The Indiana County Jimmy Stewart Airport
Business View Magazine interviews Rick Fuellner, Airport Manager at the Indiana County Jimmy Stewart Airport, as part of our series on regional American airports.
The Indiana County Jimmy Stewart Airport is a county-owned, general aviation airport located two miles east of the borough of Indiana, in Indiana County, Pennsylvania, and about 65 miles northeast of Pittsburgh. The Airport is named for Indiana’s native son, Jimmy Stewart, best known as an Academy Award-winning actor, who also served as a squadron commander in the U.S. Army Air Corps and flew 20 combat missions in Europe during World War II. He remained in the Air Force Reserve after the war, and retired in 1968 as a brigadier general.
The Indiana County Airport covers 276 acres and has one asphalt runway, measuring 5,500 X 100 feet. It is classified as a business service airport by the Pennsylvania Bureau of Aviation and is a public-use facility serving local corporate, education, and private aviation needs. The terminal building was placed into service in 1997 and provides facilities and amenities for pilots and fliers including a lounge and locker room. Located at the interchange of U.S. Route 119 and state Route 286, the Airport also gives travelers fast and direct access to other communities and neighboring counties. The Airport is also the headquarters for the Jimmy Stewart Squadron 714 of the Civil Air Patrol, which provides aviation and service training for area youths and keeps a team of fliers at the ready for emergencies such as disaster relief and search missions.
Each June, the Airport holds the Jimmy Stewart Air Show (formerly called the Jimmy Stewart Festival), which features visiting aircraft, often including World War II vintage military planes for hands-on, educational opportunities. Area pilots display their contemporary aircraft, some offering aerial tours of the Indiana area for festival goers. In addition, the airport hangar is available as a community event center and has held events such as fly-in breakfasts and a Halloween costume party to benefit the Indiana County Community Action Program (CAP). The terminal has hosted conferences and meetings for visiting dignitaries, and the Airport has been a training center for the CAP and local emergency responders.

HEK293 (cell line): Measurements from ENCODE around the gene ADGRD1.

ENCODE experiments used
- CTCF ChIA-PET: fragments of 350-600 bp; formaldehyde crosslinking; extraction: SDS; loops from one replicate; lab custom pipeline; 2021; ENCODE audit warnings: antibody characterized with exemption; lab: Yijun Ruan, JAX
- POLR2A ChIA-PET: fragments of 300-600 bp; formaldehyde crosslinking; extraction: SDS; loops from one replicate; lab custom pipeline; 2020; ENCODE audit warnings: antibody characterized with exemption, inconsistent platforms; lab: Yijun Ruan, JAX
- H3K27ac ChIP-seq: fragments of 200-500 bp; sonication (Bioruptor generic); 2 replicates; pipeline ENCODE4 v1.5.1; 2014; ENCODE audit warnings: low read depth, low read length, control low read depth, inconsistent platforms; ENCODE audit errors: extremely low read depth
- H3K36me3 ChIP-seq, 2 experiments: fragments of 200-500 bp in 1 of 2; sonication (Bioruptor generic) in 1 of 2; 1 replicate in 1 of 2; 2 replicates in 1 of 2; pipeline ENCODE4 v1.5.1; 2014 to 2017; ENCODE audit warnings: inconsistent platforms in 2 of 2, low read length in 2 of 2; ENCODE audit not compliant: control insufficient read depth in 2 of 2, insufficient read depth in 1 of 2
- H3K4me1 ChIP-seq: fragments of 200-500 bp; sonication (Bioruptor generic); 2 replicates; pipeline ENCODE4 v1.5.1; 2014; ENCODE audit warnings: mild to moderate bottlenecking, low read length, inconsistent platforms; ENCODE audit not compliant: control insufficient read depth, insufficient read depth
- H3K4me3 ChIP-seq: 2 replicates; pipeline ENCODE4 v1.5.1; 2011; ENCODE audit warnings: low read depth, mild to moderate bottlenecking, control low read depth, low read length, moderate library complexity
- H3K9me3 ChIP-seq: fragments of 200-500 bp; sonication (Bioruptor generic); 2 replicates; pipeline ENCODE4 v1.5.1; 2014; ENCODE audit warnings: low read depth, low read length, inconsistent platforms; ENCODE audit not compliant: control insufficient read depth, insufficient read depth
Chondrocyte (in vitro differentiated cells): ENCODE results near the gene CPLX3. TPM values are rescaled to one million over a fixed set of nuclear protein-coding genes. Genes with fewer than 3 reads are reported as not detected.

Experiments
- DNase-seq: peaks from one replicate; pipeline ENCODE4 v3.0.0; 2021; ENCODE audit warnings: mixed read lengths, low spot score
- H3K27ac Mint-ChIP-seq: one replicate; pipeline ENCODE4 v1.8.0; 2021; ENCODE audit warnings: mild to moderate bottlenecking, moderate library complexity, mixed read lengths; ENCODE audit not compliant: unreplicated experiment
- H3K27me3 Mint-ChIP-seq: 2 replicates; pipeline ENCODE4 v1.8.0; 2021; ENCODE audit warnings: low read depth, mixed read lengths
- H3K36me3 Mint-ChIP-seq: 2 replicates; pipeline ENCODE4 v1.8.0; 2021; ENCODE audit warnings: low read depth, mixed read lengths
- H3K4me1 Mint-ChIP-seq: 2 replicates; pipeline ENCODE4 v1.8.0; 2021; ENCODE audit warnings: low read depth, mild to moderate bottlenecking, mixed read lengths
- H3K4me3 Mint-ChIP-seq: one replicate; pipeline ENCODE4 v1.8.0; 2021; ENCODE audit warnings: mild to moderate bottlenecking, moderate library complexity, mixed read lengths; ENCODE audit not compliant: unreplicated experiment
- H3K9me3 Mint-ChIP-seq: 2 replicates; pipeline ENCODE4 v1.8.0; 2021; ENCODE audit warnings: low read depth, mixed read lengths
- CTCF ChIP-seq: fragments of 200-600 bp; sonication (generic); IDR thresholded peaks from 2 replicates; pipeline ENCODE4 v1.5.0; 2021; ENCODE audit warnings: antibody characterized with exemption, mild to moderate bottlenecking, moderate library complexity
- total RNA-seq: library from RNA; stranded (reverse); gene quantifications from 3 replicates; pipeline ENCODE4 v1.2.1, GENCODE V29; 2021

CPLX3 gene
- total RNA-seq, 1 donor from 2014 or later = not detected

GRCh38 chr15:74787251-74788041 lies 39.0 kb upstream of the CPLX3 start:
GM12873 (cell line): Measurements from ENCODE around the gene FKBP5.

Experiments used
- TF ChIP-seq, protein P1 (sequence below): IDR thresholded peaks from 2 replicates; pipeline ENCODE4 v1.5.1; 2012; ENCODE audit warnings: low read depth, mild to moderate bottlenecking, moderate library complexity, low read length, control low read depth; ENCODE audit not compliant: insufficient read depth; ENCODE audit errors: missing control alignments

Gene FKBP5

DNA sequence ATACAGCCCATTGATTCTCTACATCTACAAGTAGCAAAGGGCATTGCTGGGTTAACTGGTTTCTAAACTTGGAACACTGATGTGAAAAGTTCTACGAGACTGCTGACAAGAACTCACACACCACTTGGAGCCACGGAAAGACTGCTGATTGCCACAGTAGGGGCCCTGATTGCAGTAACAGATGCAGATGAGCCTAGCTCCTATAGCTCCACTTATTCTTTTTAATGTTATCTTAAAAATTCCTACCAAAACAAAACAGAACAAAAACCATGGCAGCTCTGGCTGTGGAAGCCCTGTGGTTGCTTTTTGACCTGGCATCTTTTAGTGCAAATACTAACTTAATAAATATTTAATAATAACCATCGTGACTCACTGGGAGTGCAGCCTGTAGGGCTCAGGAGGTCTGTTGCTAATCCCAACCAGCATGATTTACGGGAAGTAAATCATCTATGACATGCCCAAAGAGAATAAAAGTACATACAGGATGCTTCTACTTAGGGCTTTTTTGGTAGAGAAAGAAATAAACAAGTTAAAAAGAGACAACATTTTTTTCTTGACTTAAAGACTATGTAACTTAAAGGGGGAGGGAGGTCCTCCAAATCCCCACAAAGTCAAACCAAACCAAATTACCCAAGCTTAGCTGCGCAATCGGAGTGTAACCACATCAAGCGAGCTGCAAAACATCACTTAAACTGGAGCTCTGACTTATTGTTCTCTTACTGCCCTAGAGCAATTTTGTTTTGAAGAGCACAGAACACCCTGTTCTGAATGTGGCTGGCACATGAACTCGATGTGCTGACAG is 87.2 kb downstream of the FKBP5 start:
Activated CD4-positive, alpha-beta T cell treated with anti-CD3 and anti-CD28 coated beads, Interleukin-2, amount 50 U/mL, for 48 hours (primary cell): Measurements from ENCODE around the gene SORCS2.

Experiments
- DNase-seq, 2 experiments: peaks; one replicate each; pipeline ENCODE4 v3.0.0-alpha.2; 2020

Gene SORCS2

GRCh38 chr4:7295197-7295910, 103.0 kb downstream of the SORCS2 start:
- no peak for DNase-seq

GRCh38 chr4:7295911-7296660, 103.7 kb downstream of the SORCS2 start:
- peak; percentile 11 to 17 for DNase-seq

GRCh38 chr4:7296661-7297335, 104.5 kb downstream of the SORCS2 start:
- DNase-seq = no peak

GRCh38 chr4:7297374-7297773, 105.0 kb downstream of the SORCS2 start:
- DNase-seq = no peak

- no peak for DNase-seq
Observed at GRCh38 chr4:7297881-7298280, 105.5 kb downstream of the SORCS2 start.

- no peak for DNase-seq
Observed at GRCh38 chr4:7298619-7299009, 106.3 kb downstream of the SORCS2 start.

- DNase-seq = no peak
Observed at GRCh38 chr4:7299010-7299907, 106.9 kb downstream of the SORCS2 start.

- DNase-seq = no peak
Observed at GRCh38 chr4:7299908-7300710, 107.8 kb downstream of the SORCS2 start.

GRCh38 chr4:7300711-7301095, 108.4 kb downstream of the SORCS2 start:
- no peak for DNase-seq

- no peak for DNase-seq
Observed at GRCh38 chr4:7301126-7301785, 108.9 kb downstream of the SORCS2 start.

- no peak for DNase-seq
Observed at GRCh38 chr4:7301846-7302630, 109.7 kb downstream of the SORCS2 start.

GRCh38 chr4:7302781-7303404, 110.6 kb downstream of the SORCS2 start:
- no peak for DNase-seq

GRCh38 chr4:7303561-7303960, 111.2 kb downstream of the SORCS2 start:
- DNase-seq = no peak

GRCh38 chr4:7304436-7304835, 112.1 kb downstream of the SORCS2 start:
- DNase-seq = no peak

Flanking the airfield is the Jimmy Stewart Airport Business Park, a 10-acre corporate and light industrial site offering Keystone Opportunity Expansion Zone program tax incentives for developers and tenants. The Airport is only minutes away from Indiana University of Pennsylvania, Indiana Regional Medical Center, area hospitality facilities, the downtown Indiana business district, the corporate headquarters of several financial and medical businesses, and the regional offices of many energy companies. Thus, it is a prime location for regional services and others that rely on convenient air travel.
Rick Fuellner is the Airport Manager, one of four full-time employees, along with one part time, who operate the facility under the administration of the Indiana County Airport Authority, a board of nine Indiana County residents appointed by the County Board of Commissioners. “We’re almost self-sufficient,” Fuellner explains. “Our funds come from our fuel sales, our hangar rent, and from some gas wells on the property. And then the county funds my personnel, my insurances, and my vehicles – my basic operating costs.”